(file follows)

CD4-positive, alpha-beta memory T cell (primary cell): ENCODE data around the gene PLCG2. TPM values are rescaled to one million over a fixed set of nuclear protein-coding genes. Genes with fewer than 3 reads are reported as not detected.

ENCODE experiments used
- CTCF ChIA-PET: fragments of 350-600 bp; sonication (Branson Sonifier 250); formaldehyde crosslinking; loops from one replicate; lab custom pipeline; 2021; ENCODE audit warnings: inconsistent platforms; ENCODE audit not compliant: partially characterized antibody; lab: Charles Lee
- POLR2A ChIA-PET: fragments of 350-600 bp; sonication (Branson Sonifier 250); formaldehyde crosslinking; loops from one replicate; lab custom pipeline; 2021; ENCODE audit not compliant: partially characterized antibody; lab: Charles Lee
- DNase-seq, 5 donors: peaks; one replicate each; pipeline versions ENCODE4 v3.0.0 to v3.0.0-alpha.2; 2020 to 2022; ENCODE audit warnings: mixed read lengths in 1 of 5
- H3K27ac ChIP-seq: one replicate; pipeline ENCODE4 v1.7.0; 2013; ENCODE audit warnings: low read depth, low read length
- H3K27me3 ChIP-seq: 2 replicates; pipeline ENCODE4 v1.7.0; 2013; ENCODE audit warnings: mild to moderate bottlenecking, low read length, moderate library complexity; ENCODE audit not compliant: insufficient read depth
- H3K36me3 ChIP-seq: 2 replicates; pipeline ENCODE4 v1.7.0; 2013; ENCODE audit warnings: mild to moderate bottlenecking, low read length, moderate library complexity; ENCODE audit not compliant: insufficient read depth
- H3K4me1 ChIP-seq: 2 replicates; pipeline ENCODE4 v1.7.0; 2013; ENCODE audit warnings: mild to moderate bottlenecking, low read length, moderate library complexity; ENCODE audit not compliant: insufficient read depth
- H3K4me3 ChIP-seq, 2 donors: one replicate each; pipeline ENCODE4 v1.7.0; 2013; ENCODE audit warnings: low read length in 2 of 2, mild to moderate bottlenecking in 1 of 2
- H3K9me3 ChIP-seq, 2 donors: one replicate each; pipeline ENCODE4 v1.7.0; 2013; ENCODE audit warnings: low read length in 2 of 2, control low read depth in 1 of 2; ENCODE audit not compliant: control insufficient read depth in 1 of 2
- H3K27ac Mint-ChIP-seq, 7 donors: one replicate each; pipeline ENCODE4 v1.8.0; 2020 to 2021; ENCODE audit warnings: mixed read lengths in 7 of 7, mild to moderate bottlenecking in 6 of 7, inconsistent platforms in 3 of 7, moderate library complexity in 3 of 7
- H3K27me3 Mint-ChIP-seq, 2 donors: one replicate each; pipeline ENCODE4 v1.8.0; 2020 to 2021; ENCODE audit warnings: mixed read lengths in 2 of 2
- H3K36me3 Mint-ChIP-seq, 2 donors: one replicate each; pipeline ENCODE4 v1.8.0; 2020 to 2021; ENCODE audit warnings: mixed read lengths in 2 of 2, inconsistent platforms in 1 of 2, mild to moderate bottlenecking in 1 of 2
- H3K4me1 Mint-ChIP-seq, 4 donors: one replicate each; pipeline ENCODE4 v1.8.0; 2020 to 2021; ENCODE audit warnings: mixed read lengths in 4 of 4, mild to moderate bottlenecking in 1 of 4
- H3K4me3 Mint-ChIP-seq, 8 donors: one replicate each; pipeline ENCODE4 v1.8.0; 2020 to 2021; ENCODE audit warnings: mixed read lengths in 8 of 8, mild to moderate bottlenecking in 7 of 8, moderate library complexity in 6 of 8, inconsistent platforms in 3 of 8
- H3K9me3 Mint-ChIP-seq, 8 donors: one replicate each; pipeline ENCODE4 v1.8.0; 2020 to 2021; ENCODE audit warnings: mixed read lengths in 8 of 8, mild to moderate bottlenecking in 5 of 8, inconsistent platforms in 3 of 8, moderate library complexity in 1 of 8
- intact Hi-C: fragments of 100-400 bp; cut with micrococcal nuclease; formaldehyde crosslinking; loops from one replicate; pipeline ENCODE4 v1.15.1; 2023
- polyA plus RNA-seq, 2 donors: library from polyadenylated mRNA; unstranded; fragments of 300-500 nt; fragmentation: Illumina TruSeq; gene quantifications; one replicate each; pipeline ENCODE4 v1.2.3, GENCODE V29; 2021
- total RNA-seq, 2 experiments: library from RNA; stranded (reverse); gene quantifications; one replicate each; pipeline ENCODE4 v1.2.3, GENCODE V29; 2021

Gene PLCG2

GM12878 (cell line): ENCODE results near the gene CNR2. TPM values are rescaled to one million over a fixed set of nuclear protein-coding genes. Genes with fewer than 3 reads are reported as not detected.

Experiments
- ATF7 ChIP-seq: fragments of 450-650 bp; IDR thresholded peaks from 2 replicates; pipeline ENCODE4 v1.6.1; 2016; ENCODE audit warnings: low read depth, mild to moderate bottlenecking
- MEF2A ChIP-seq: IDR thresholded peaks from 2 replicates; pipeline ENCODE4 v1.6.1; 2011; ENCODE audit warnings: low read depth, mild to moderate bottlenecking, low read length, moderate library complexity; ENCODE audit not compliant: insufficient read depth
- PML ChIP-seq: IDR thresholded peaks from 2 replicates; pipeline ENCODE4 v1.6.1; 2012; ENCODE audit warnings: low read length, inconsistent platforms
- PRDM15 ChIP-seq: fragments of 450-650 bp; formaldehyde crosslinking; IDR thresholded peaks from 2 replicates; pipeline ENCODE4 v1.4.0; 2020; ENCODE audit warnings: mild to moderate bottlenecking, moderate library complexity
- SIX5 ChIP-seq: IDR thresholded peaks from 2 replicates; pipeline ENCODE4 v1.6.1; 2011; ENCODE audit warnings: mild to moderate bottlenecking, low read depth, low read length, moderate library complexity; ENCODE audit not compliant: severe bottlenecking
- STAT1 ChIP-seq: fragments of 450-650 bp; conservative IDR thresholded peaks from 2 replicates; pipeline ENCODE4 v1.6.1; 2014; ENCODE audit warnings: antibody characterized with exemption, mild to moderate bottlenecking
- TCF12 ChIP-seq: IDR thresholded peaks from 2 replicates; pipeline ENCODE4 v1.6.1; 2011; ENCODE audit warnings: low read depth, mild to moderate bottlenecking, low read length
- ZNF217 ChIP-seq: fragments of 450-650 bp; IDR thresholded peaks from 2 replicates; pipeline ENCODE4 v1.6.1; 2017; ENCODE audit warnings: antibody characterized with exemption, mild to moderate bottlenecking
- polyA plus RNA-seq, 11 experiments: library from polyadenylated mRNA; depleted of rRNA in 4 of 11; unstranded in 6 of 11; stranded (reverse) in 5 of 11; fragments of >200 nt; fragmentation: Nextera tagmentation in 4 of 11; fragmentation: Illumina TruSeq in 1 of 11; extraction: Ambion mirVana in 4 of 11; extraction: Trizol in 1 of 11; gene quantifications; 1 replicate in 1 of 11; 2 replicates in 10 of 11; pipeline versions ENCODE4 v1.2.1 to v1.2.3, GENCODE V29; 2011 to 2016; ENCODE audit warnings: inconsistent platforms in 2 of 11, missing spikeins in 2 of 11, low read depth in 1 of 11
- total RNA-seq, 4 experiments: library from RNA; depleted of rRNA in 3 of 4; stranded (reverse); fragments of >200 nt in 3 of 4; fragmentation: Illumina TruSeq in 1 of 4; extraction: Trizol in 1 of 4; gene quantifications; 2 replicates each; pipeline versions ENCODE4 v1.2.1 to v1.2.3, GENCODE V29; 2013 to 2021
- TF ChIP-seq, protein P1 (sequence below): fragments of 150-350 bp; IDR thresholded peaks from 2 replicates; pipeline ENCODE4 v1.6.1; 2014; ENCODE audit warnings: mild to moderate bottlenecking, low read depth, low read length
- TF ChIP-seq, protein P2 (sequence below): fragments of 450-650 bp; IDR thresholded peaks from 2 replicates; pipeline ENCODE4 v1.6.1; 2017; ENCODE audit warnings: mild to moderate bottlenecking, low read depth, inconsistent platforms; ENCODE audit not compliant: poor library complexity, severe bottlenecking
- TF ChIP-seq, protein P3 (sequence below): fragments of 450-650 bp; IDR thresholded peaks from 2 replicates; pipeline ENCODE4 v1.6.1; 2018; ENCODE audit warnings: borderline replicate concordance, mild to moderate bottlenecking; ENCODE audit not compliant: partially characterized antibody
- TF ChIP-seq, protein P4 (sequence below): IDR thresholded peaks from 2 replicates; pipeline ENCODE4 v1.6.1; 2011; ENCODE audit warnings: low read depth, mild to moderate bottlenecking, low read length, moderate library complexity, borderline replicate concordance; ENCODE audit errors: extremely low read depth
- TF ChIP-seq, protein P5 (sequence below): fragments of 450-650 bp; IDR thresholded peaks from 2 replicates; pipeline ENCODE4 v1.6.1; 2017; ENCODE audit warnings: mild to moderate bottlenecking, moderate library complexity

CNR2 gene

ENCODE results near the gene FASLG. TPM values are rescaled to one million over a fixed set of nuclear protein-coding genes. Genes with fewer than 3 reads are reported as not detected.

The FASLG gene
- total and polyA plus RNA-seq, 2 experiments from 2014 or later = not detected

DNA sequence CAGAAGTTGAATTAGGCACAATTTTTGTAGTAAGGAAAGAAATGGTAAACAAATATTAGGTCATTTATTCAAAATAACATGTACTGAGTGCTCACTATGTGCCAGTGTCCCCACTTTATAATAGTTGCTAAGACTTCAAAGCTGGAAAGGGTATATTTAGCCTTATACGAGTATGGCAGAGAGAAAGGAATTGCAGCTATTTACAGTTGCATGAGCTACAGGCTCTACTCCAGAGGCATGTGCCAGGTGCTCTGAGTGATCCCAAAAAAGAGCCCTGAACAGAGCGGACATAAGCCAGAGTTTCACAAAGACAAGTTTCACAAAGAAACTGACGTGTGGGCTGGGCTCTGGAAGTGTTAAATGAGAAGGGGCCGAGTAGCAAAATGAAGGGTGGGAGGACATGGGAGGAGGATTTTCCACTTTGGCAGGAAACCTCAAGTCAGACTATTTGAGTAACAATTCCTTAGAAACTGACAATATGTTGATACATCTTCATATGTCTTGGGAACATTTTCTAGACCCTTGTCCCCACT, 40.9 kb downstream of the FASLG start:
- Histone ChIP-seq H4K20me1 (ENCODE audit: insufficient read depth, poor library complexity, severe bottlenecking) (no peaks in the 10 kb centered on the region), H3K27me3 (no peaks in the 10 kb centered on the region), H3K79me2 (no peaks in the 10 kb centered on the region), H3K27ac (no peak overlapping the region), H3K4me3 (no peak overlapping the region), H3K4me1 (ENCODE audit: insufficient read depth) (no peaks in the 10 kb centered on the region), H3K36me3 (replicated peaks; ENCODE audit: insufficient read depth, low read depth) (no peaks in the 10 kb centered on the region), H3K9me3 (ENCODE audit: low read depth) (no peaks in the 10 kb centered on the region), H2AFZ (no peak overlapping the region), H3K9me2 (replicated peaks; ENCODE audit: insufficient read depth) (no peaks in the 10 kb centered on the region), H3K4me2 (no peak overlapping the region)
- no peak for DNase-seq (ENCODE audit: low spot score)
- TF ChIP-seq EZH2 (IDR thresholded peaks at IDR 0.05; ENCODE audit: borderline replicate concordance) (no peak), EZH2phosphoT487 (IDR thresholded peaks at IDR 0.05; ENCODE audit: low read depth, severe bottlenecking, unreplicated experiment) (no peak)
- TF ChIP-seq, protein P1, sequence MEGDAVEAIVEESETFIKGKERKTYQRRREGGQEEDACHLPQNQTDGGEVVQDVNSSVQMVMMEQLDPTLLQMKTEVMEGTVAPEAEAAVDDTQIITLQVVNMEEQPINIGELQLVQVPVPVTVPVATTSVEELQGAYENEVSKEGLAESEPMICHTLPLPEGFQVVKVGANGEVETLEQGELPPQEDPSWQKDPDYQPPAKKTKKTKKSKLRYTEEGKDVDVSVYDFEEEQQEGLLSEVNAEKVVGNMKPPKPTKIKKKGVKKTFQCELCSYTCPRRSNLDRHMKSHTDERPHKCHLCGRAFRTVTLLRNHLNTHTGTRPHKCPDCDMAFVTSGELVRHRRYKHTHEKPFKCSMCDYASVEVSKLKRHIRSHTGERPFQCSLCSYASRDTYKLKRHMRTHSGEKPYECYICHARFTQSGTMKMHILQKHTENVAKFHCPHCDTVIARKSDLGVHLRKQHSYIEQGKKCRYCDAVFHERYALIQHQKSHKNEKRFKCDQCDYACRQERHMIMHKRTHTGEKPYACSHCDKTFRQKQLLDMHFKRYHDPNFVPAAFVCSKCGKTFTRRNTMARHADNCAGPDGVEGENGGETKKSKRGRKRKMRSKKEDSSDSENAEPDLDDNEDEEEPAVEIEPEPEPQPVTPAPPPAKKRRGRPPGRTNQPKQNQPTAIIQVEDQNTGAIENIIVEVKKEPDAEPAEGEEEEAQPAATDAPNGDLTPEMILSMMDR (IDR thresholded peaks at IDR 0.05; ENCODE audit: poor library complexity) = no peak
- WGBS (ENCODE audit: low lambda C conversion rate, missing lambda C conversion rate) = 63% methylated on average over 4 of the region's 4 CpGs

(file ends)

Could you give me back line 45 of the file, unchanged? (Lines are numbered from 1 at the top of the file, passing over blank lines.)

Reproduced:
- no peak for DNase-seq (ENCODE audit: low spot score)